As ideology mires US, might Canada still come first in HSR?

HynesB88X146.JPGBy James G. Hynes
Monitoring the U.S. media re high speed rail (HSR) has provided some insights into the way political issues are treated south of the border. The subject of HSR seems to arouse the same ideological responses that becloud the health care reform issue down there. If you're on the left, no reform goes far enough, and if you're on the right, nothing should be reformed at all. The facts rarely intrude into the debate; instead, the ideologues on both sides trade unrepresentative anecdotes, tendentious propaganda and unfounded claims and predictions.
In the case of HSR, a similar ideological split pits quasi-religious faith in the ultimate goodness of HSR everywhere against the absurd argument that HSR is evil because it won't pay for itself. Like the environmentalists who undermine desirable changes by trying to push them to impossible extremes, the mindlessly pro-HSR proponents undermine sensible proposals by swamping them in rafts of unfeasible ones. And like the right-wing opponents of health care reform, HSR opponents demand that all such projects must be self-financing, a requirement that would have prevented the building of the U.S. interstate highway system, not to mention innumerable bridges, tunnels, expressways, canals, harbours and airports.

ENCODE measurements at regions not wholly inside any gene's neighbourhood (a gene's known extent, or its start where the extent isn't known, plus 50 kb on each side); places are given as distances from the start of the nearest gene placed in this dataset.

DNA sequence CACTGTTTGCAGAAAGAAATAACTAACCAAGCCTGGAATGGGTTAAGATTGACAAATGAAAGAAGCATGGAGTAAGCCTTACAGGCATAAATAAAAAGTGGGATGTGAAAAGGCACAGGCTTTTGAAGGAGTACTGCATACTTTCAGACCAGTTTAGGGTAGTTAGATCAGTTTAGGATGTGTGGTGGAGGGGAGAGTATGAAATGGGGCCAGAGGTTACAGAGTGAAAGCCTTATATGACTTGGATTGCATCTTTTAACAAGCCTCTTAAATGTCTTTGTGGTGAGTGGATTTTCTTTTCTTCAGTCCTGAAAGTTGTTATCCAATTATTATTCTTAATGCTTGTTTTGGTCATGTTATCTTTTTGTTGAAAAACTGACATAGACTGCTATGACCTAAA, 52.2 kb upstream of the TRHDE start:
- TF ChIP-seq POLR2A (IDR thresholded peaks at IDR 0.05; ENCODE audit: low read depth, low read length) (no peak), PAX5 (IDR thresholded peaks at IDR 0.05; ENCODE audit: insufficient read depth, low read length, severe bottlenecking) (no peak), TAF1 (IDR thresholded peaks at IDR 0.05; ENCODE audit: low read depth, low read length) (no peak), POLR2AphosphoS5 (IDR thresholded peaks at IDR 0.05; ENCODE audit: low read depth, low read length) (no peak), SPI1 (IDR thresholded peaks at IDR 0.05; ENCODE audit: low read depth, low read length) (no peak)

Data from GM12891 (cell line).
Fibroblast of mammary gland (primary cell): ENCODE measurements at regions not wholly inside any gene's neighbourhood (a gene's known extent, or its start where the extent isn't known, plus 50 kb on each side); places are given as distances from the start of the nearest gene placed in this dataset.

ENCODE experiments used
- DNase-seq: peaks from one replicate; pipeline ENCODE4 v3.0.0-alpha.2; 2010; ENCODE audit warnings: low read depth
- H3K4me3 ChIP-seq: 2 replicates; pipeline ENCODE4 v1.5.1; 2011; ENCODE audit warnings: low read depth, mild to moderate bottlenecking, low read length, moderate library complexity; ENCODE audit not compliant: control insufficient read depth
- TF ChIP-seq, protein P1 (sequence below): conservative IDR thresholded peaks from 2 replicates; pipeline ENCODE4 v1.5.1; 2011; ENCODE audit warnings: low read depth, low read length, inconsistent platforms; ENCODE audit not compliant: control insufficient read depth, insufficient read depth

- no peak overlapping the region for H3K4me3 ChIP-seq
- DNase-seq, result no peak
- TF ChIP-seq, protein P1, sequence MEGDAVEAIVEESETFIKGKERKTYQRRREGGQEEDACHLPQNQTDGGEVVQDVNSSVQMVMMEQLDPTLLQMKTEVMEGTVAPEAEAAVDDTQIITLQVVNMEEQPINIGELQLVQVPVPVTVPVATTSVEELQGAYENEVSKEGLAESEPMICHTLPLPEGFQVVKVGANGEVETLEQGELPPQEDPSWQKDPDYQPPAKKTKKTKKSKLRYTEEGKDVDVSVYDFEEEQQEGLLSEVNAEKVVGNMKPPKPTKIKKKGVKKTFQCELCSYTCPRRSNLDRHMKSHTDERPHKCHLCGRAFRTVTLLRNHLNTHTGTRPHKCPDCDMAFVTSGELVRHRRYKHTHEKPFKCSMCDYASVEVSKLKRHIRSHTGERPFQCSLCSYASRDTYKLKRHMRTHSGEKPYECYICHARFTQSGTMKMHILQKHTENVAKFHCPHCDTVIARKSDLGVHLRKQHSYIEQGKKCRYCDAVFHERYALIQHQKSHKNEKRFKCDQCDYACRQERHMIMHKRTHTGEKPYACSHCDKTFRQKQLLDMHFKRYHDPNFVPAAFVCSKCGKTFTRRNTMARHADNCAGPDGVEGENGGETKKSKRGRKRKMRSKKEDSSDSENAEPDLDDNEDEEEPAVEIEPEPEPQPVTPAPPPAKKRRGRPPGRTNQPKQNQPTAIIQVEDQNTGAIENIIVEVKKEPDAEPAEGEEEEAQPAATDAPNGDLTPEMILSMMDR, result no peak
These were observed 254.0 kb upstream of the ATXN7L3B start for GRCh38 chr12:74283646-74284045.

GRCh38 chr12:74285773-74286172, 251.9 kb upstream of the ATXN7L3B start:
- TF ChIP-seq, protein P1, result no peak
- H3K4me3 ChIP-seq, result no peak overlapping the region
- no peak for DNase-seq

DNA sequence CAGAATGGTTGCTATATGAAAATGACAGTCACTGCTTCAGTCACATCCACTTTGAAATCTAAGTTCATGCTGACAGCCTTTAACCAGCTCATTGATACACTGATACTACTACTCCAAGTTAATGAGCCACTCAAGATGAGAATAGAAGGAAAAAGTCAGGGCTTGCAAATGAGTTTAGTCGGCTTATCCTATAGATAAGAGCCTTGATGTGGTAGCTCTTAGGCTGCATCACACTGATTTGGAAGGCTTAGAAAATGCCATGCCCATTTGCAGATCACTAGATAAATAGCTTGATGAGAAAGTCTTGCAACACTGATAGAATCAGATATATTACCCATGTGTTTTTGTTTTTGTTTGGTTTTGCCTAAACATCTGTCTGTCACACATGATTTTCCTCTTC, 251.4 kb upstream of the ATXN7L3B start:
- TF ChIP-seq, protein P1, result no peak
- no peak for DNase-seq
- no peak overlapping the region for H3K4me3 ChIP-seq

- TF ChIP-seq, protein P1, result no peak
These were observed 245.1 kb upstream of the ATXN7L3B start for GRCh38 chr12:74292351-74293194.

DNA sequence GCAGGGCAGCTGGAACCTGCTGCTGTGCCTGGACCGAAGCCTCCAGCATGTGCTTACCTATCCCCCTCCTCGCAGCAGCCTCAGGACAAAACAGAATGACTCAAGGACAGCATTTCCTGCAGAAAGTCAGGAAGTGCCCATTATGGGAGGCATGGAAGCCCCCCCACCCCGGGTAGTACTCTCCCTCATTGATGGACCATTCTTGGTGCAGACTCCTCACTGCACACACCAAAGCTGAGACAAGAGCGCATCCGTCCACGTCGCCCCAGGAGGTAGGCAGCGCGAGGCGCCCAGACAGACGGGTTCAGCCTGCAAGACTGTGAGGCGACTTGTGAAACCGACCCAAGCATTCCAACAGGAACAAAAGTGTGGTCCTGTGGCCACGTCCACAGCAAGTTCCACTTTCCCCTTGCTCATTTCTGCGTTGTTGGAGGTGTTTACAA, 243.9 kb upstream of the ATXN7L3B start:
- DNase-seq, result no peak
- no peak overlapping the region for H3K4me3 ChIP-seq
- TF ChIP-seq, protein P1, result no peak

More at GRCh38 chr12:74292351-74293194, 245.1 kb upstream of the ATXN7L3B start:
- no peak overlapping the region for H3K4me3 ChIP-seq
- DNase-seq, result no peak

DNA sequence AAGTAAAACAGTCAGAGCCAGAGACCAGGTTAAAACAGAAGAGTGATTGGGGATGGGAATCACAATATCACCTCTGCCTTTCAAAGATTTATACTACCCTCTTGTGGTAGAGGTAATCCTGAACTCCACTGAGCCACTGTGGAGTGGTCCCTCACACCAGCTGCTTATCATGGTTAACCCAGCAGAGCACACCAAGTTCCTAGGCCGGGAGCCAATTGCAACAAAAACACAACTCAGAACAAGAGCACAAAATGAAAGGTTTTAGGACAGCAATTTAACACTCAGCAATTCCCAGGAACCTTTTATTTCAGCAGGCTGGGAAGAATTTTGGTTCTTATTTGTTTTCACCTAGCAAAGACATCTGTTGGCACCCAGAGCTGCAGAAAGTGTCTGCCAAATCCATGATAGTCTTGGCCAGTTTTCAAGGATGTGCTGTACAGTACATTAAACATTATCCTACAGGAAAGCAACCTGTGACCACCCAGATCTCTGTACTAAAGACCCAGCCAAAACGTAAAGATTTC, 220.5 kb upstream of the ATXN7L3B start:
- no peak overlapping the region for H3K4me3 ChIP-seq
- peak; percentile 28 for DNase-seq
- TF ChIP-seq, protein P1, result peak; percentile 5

It's hard to say whether this is a reflection of over-politicized media distorting reality, or a true reflection in the media of a dysfunctional political system that makes rational law-making impossible. California is currently showing us what happens when diehard ideologues paralyze the political system. It now seems possible (even probable) that something similar is happening in Washington. If Congress can't successfully address a matter as urgent as health care reform, I see little chance that Obama's ambitious HSR plans will ever see the light of day. There may still be time for Canada to get there first — a few decades from now. Click here to read more of Jim Hynes on the compelling case for Canadian high speed rail.

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